Andy Hardy Comes Home (1958)

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Andy Hardy Comes Home (1958) Poster

Andy Hardy, now a grown man with a wife and children, returns to his hometown on a business trip and finds himself getting mixed up in local politics.



  • Andy Hardy Comes Home (1958)
  • Andy Hardy Comes Home (1958)
  • Andy Hardy Comes Home (1958)
  • Andy Hardy Comes Home (1958)
  • Andy Hardy Comes Home (1958)
  • Andy Hardy Comes Home (1958)

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10 May 2010 | Michael_Elliott
You Can't Always Recapture Magic
Andy Hardy Comes Home (1958)

** (out of 4)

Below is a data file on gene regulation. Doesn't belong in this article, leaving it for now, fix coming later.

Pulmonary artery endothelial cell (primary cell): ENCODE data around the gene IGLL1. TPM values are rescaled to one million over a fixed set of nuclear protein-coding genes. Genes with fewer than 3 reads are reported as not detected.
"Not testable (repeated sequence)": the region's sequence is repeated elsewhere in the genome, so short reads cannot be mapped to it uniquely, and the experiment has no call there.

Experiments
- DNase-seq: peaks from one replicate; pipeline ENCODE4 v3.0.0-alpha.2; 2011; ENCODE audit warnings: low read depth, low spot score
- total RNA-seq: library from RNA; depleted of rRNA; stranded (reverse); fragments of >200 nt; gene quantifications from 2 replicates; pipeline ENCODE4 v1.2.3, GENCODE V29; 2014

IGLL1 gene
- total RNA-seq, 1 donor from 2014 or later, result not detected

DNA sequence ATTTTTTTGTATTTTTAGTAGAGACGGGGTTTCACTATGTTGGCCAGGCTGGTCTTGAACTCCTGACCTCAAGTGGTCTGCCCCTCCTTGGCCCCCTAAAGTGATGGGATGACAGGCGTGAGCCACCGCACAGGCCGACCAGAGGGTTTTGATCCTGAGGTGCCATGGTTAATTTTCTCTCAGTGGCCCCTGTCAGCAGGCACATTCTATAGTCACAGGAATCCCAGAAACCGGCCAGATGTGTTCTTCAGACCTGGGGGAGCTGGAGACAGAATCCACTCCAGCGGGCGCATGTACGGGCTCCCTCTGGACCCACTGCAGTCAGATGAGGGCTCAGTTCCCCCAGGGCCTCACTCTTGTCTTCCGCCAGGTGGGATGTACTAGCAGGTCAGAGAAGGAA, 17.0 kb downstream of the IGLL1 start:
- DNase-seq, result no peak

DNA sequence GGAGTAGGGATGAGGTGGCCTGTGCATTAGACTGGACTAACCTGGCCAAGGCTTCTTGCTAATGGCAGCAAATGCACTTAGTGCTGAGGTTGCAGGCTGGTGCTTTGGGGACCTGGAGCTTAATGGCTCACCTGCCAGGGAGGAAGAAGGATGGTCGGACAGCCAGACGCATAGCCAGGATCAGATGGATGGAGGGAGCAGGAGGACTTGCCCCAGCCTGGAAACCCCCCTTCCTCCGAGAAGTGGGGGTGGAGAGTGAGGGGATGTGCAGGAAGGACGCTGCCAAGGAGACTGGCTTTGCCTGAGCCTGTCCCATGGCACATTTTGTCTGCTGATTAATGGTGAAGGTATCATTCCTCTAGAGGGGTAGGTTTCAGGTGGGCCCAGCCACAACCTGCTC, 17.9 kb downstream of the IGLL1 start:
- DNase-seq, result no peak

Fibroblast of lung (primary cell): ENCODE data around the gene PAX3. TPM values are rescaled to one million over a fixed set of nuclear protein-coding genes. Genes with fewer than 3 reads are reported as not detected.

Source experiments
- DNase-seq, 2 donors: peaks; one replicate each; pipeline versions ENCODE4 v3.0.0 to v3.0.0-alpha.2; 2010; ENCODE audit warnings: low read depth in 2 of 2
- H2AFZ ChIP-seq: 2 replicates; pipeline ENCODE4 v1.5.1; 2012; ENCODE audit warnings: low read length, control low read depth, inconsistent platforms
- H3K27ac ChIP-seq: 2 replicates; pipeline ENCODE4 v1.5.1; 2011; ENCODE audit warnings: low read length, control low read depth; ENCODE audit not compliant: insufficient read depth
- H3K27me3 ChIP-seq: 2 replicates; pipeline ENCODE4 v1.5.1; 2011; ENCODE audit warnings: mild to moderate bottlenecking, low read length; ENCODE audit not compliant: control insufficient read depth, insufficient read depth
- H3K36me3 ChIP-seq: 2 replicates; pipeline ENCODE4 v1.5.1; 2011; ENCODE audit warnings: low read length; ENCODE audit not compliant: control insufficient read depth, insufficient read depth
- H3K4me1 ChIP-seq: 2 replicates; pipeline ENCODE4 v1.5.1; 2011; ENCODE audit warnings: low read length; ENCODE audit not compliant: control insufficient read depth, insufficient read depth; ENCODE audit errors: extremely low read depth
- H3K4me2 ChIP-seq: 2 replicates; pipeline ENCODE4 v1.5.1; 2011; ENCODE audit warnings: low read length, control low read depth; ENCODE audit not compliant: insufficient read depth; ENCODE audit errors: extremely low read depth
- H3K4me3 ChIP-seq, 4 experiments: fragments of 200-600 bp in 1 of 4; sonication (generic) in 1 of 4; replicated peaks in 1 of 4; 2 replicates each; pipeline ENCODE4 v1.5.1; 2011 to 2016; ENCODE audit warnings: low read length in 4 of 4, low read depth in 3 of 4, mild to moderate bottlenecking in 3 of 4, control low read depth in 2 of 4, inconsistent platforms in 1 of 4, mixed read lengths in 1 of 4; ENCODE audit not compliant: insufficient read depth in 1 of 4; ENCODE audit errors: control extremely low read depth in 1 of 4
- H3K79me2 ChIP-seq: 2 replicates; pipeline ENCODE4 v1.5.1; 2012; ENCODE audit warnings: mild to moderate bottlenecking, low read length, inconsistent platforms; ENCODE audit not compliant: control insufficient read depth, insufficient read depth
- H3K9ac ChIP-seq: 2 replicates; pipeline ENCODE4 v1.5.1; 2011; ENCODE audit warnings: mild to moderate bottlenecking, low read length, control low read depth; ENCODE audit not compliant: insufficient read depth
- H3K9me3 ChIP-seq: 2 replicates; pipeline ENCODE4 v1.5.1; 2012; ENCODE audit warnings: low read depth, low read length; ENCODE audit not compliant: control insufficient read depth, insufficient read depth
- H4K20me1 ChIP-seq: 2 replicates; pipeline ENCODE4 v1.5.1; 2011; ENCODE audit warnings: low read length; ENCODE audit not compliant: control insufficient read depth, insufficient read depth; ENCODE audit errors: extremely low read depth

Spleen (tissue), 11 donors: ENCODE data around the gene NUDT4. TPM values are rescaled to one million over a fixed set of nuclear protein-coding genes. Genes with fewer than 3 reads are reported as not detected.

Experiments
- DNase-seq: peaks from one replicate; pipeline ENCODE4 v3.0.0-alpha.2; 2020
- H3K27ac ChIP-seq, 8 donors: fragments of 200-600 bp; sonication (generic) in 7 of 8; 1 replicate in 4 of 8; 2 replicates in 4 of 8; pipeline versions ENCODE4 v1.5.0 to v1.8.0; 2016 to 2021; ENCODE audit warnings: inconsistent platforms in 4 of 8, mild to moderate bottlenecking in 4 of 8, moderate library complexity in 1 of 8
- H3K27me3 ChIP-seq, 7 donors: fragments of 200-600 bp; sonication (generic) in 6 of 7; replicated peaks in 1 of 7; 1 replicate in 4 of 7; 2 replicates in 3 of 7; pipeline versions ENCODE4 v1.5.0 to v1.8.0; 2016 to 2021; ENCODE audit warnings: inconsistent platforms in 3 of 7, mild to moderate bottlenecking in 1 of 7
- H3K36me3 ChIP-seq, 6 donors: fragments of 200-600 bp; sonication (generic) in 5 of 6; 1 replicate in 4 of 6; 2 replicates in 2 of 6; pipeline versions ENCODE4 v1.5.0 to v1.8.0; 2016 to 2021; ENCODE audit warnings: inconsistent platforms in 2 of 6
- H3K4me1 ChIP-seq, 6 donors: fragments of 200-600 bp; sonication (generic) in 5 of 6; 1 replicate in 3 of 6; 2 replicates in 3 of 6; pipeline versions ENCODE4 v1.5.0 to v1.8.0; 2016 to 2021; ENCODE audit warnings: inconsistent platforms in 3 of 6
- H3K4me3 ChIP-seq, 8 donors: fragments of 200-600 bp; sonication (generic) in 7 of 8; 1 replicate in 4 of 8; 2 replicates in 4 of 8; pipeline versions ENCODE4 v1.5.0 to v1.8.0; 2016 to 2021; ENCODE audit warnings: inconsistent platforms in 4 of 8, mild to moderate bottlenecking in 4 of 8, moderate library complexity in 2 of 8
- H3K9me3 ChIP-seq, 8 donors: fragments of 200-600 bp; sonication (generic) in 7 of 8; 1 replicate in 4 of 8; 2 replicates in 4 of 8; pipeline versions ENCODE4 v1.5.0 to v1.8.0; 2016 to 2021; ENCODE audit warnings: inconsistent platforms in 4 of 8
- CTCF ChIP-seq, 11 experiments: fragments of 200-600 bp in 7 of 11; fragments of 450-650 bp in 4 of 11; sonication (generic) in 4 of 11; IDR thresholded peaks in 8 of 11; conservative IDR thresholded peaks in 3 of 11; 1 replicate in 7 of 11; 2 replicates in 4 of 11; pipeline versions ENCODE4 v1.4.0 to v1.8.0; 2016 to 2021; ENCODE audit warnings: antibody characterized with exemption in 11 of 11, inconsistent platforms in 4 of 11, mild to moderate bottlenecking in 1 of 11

The sixteenth and final film in the series has a middle-aged Andy Hardy (Mickey Rooney) returning to his hometown where he wants to build a factory so that the small town can expand. This doesn't go over too well with some of the town folk who set out to stop the building, which causes Andy to try and think of what the right thing to do would be. In fairness, the series pretty much ended in 1946 with LOVE LAUGHS AT ANDY HARDY but for some reason MGM thought it might be a good idea to bring this back for a new generation. I honestly don't understand why they brought the series back as it would be clear those teens in the late 50s would have no use for the moral, family loving tradition of Andy Hardy. This film even ends with a "To be Continued...", which of course never happened as this film really didn't do much when released. I must admit that I admire the attempt but in the end the screenplay is just way too weak to work. One problem is that we get three or four flashbacks to previous films and this just makes this film seem lazy. It also doesn't help that the best moments in this film are those flashbacks. Another problem is that the screenplay never really knows what it's trying to do because it wants to show Andy as the father now yet during other scenes they seem to be using him as a joke. We get all sorts of jokes about him being old and his mingling with some teenagers comes off rather silly, if slightly entertaining. We have Rooney returning to his part and we also get Fay Holden as mother, Patricia Breslin as Jane and Sara Haden as Aunt Milly as well as several other small characters. I must admit that I thought all of them struggled with their roles and didn't really recapture the spirit and feeling of the previous films. Some of this might be due to the fact that Lewis Stone passed away five years before this film was made and his talent is certainly missing here. Rooney's real-life son plays his kid here and Johnny Weissmuller, Jr. plays his nephew. There's no question MGM was trying to capture some of their old spirit but this here certainly comes as a failure. Perhaps had they tried something earlier or at least came up with a better screenplay.

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